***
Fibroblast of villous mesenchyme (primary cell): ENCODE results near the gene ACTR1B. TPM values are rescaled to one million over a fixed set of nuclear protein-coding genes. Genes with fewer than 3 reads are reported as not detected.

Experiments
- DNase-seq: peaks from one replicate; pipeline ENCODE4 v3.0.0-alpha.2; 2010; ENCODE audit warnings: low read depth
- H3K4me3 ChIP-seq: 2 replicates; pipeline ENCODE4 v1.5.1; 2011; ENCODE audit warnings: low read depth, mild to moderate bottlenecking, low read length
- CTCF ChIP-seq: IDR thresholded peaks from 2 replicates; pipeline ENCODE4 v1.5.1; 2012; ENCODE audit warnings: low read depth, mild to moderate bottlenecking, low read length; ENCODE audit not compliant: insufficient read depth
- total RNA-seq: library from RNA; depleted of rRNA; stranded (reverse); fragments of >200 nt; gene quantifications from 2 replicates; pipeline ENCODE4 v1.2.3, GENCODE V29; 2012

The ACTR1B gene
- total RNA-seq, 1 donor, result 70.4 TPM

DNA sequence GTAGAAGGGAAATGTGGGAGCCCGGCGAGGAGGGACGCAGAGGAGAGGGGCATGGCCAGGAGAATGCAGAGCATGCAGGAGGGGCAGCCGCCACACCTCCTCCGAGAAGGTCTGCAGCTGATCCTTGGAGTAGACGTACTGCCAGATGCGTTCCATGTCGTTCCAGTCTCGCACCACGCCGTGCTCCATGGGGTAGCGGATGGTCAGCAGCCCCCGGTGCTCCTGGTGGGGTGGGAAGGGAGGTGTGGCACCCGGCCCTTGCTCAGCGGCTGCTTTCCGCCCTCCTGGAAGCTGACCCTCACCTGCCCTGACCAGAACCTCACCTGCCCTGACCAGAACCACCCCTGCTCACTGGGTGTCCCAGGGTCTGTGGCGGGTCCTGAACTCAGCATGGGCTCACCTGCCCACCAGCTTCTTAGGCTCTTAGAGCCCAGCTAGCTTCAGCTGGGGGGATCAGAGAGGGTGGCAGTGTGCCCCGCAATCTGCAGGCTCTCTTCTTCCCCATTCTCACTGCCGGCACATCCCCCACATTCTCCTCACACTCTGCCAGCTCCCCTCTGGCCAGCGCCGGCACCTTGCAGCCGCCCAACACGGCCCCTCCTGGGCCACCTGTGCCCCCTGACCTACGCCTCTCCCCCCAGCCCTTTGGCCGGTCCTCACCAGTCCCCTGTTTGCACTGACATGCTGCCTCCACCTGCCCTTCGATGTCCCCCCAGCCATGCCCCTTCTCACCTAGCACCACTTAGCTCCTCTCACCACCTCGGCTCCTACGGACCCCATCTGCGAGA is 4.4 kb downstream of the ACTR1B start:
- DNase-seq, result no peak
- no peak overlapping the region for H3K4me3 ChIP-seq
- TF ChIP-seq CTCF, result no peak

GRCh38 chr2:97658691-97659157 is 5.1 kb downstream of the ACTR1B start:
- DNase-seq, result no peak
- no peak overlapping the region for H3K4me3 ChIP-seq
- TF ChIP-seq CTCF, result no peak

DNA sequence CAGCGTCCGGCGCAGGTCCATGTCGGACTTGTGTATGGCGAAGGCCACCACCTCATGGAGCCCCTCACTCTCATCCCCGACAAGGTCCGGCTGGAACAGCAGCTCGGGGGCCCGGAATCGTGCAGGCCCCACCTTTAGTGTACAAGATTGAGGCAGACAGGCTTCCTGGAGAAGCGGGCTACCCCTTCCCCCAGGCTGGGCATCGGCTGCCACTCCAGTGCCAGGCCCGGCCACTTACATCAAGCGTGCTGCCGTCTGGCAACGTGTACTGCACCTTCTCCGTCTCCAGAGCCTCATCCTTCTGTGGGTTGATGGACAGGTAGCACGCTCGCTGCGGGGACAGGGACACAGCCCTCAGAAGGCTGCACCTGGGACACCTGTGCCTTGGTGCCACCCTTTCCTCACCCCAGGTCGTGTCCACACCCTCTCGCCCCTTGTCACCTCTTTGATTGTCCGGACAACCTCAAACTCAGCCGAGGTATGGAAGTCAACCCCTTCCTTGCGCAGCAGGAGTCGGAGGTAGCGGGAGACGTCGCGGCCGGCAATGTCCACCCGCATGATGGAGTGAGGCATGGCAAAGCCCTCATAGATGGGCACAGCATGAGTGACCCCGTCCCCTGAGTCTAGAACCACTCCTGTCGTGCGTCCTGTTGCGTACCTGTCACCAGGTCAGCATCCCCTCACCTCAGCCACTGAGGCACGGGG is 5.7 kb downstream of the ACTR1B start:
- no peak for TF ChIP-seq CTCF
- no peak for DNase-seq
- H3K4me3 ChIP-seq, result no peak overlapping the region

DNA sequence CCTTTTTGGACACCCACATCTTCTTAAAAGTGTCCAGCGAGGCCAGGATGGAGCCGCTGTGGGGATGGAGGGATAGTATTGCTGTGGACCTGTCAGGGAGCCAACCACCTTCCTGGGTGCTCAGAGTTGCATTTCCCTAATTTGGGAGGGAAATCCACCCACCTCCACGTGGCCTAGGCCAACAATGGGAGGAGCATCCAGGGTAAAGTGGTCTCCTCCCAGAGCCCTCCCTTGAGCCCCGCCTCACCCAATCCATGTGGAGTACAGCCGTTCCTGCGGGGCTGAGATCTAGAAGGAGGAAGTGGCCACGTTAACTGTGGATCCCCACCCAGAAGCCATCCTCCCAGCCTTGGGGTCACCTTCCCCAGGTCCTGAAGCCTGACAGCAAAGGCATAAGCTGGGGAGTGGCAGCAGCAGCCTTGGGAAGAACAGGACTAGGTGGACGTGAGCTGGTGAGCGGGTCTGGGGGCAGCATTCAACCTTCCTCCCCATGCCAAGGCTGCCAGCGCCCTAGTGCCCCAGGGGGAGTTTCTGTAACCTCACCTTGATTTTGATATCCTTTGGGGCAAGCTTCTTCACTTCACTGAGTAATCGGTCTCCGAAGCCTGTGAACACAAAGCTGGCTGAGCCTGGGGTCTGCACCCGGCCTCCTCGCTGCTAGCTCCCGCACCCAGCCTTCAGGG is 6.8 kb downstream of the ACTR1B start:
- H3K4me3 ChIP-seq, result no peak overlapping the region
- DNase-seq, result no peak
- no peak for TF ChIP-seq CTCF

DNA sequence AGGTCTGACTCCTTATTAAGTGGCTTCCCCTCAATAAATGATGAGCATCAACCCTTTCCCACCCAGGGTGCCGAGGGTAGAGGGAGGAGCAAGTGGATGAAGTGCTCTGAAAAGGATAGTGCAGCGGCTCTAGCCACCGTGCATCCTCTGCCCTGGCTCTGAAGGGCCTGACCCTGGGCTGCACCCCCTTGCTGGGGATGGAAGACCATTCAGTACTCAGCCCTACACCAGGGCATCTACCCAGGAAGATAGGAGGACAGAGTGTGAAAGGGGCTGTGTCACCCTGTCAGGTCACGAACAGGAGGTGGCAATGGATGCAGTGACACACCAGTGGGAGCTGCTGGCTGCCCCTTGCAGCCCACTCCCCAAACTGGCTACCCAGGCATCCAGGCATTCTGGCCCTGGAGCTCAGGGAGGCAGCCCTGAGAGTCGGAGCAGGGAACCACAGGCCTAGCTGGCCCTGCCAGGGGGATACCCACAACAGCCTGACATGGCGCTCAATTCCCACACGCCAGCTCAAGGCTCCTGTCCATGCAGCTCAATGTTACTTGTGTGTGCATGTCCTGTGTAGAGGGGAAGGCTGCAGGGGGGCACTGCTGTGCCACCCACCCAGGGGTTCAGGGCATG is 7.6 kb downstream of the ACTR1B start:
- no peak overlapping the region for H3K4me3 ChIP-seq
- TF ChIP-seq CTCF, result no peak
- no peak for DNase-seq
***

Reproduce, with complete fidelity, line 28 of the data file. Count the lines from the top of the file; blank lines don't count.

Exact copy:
- no peak for DNase-seq